Maybe I'm getting jaded. I used to like these novels back some time ago, with the silly preposterous chases and the historical settings and artifacts. You get everything from a battleship turned into a monument turning its guns on the capital to the ghost of a WW1 flying ace strafing a U.S. Air Force base and getting revenge. I mean everything. The main character is a cross between Jacques Cousteau and Indiana Jones, except he has more sex appeal than James Bond. Everything's always very lurid, with the hero (Dirk Pitt) getting horribly upset and desiring revenge at the expense of the villain.
The plot doesn't make much sense, or really matter that much. In this instance, Pitt's vacationing at a lake in Oregon when a billionaire Chinese lunatic tries to use the lake as a dumping ground for useless illegal Chinese immigrants (I kid you not) and of course Pitt rescues them. It turns out that the government wants Pitt and his team to explore the billionaire's operations (by one of Cussler's patented preposterous coincidences) and so off we go.
There are many adventurous things in this book, chases involving boats, cars, submarines, ultralight gliders, and so forth. Gunfire and sex abound (though the sex is tastefully done, I will say that) and the humor is kind of lame.
If you're into this sort of thing I suppose this was fun. Somehow, I think I've reached my threshhold of disbelief.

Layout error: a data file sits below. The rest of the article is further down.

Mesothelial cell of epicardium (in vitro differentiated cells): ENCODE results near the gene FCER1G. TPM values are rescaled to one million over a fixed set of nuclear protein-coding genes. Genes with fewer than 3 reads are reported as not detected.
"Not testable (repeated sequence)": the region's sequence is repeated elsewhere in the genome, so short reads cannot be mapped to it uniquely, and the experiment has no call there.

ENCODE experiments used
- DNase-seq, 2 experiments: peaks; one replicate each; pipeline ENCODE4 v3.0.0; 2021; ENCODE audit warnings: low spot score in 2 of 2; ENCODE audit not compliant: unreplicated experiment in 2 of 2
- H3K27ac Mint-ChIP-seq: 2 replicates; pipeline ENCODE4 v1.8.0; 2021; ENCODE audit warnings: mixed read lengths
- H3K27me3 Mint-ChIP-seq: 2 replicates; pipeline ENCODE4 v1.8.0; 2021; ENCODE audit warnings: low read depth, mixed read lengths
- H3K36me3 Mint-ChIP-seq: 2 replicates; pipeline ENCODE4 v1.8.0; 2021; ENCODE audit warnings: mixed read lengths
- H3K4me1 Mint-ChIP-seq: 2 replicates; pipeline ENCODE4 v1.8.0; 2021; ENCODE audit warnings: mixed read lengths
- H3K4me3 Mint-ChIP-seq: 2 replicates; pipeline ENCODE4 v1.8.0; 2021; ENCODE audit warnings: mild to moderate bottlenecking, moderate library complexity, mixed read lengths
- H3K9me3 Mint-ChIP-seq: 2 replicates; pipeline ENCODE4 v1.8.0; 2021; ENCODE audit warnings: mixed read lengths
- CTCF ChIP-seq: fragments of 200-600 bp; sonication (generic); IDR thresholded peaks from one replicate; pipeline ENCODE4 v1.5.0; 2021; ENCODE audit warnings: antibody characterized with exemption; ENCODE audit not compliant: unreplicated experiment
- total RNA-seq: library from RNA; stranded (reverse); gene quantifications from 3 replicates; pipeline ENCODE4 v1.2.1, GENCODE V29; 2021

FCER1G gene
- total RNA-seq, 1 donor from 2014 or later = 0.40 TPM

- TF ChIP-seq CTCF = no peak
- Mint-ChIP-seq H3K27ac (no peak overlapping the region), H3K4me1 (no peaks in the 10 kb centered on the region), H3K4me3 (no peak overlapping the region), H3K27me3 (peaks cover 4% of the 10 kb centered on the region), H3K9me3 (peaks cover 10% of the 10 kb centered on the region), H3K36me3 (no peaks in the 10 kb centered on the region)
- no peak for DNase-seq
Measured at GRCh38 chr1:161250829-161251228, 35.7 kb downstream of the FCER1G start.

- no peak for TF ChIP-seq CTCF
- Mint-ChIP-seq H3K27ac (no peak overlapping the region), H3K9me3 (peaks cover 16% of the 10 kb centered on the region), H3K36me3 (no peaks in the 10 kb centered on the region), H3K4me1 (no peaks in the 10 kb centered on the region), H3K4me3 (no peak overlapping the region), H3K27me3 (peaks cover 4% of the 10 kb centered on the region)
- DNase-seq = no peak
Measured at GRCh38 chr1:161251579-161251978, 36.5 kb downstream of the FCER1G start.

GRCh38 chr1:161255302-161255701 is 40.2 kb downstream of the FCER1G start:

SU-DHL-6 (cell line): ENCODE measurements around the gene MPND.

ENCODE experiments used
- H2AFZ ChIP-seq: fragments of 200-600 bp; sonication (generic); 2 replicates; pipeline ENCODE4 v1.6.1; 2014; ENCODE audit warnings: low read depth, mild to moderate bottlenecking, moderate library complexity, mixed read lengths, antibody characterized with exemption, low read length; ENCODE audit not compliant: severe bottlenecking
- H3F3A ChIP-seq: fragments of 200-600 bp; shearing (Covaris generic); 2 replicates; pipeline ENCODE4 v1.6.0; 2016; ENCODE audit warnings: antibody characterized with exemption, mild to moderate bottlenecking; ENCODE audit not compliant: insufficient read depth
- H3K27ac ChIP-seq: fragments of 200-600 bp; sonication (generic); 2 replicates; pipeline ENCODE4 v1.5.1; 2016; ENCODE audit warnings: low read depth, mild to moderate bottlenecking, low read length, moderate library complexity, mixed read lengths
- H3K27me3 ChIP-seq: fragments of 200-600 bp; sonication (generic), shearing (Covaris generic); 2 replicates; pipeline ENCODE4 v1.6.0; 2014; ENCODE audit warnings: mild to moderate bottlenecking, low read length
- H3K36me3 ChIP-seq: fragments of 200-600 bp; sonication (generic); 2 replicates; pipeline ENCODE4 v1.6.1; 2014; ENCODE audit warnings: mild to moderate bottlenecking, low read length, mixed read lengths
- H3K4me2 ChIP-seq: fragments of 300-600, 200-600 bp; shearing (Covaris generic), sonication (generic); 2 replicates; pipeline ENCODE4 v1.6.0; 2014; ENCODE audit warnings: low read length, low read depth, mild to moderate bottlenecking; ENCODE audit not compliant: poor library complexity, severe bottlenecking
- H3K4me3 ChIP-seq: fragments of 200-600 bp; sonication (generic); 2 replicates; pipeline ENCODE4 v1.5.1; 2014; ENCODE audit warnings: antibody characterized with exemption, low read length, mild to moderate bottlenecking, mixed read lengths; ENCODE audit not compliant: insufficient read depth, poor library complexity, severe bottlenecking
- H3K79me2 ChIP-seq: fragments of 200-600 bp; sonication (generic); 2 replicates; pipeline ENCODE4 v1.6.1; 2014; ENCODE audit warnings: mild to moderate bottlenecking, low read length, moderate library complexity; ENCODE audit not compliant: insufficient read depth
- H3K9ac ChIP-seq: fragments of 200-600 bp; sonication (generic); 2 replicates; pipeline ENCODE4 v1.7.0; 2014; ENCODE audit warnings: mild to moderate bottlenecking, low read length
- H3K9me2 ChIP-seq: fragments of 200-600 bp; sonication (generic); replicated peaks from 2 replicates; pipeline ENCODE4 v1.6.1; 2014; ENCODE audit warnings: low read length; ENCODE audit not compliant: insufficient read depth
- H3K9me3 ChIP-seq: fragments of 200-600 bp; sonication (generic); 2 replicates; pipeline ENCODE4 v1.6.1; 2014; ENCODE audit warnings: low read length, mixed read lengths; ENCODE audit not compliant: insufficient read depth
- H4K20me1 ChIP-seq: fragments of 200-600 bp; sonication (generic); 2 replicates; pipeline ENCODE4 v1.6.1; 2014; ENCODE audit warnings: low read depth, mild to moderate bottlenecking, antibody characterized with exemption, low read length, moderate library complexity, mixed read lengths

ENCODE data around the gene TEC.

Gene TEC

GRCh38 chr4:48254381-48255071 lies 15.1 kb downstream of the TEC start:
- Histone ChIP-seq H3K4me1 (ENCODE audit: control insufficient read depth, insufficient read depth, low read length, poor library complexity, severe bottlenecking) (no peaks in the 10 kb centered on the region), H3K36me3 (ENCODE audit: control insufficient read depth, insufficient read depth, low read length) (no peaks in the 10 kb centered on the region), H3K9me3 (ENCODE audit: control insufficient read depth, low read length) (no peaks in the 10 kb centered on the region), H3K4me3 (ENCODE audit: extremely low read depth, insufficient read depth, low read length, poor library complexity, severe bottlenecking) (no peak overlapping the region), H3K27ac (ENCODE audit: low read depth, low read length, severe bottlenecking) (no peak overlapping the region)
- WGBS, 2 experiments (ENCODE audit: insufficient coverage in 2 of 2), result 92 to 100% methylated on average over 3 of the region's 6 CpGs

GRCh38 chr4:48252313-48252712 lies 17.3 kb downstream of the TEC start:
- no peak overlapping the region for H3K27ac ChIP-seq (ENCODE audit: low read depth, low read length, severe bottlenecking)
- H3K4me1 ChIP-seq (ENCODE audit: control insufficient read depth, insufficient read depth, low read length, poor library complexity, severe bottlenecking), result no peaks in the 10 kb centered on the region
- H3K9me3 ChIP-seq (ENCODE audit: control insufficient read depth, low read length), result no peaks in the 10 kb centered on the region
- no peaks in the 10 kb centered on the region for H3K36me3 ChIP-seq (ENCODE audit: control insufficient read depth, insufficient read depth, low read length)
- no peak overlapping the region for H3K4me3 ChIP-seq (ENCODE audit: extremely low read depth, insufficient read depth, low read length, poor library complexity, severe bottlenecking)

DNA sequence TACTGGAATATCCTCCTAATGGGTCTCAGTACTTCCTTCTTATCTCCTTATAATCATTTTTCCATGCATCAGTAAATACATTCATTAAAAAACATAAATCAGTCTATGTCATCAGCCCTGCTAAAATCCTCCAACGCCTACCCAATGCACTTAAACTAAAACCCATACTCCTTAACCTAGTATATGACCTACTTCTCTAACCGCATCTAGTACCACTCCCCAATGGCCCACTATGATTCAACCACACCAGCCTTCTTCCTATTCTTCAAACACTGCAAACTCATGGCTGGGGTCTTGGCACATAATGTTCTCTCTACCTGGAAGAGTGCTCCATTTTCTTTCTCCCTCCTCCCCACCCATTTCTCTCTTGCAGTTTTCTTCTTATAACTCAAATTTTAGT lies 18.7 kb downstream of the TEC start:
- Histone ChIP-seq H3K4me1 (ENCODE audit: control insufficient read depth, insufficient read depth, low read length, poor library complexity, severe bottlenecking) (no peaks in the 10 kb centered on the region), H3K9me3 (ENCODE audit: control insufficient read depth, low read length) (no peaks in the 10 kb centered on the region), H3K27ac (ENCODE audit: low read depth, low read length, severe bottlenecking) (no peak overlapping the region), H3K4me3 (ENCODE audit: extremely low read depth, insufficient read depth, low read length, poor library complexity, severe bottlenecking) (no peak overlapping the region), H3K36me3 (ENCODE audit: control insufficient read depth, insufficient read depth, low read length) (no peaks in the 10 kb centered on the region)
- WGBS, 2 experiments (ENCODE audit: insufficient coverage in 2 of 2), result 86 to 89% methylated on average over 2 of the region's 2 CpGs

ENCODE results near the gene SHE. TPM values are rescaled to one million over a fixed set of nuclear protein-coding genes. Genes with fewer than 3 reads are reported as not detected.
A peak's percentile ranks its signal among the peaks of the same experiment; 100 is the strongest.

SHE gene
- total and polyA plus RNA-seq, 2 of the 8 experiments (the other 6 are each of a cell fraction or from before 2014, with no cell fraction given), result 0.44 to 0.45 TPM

Silent Night: The Story of the World War I Christmas Truce
Silent Night: The Story of the World War I Christmas Truce
by Stanley Weintraub
Edition: Paperback
Price: CDN$ 11.91
52 used & new from CDN$ 0.01

4.0 out of 5 stars Cultural History of a little-known Episode of the Great War, Sept. 16 2003
In the first months of World War I, while the mud was still new and disgusting to the troops in the trenches, and the killing was still novel to them, Christmas approached. Some of the soldiers on both sides (but chiefly, curiously, the Germans) crossed no-man's-land and met to exchange gifts, sing carols, play games of soccer, and socialize. This so-called Christmas truce lasted in some sectors for several days or even a couple of weeks, and was localized and generally restricted to areas where the British were facing non-Prussian units of the German army, though there were many exceptions. The Belgians and French, less friendly towards the invaders of their country, were only involved sporadically.